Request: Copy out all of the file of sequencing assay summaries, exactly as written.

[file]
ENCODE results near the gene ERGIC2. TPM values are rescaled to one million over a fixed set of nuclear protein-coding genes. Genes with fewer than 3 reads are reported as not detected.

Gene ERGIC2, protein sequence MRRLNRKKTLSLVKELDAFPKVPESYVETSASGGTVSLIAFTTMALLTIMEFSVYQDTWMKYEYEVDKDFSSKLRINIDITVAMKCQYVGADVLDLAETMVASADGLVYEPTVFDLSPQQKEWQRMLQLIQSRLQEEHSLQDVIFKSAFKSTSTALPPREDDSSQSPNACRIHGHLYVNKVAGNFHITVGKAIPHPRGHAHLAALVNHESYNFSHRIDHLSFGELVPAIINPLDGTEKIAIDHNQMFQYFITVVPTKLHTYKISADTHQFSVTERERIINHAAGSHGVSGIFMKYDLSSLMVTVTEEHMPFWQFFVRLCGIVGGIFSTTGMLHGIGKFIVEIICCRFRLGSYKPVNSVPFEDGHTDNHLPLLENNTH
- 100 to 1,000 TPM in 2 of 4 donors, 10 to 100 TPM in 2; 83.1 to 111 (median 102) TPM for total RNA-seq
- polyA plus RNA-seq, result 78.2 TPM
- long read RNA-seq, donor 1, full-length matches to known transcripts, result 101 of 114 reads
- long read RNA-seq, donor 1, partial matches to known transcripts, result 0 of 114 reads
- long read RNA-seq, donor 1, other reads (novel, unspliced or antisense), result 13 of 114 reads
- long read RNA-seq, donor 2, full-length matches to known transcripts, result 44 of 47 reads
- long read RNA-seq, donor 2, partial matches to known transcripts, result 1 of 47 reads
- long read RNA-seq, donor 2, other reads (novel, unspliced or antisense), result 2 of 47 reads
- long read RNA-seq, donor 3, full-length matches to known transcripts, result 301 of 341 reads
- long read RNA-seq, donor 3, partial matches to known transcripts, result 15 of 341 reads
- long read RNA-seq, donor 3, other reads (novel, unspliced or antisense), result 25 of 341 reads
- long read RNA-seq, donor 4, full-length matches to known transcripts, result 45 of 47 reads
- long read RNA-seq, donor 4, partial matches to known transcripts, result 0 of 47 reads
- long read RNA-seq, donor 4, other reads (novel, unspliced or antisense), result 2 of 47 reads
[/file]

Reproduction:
ENCODE results near the gene ERGIC2. TPM values are rescaled to one million over a fixed set of nuclear protein-coding genes. Genes with fewer than 3 reads are reported as not detected.

Gene ERGIC2, protein sequence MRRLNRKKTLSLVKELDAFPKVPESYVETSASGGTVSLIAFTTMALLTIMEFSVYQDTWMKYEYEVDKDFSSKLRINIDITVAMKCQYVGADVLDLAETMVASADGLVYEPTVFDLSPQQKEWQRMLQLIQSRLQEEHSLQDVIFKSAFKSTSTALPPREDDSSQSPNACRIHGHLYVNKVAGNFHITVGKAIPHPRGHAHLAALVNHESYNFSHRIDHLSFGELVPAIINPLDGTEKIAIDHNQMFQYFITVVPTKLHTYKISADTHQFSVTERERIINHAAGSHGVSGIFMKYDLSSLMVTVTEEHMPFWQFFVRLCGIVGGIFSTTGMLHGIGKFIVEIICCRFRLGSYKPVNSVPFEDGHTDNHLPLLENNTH
- 100 to 1,000 TPM in 2 of 4 donors, 10 to 100 TPM in 2; 83.1 to 111 (median 102) TPM for total RNA-seq
- polyA plus RNA-seq, result 78.2 TPM
- long read RNA-seq, donor 1, full-length matches to known transcripts, result 101 of 114 reads
- long read RNA-seq, donor 1, partial matches to known transcripts, result 0 of 114 reads
- long read RNA-seq, donor 1, other reads (novel, unspliced or antisense), result 13 of 114 reads
- long read RNA-seq, donor 2, full-length matches to known transcripts, result 44 of 47 reads
- long read RNA-seq, donor 2, partial matches to known transcripts, result 1 of 47 reads
- long read RNA-seq, donor 2, other reads (novel, unspliced or antisense), result 2 of 47 reads
- long read RNA-seq, donor 3, full-length matches to known transcripts, result 301 of 341 reads
- long read RNA-seq, donor 3, partial matches to known transcripts, result 15 of 341 reads
- long read RNA-seq, donor 3, other reads (novel, unspliced or antisense), result 25 of 341 reads
- long read RNA-seq, donor 4, full-length matches to known transcripts, result 45 of 47 reads
- long read RNA-seq, donor 4, partial matches to known transcripts, result 0 of 47 reads
- long read RNA-seq, donor 4, other reads (novel, unspliced or antisense), result 2 of 47 reads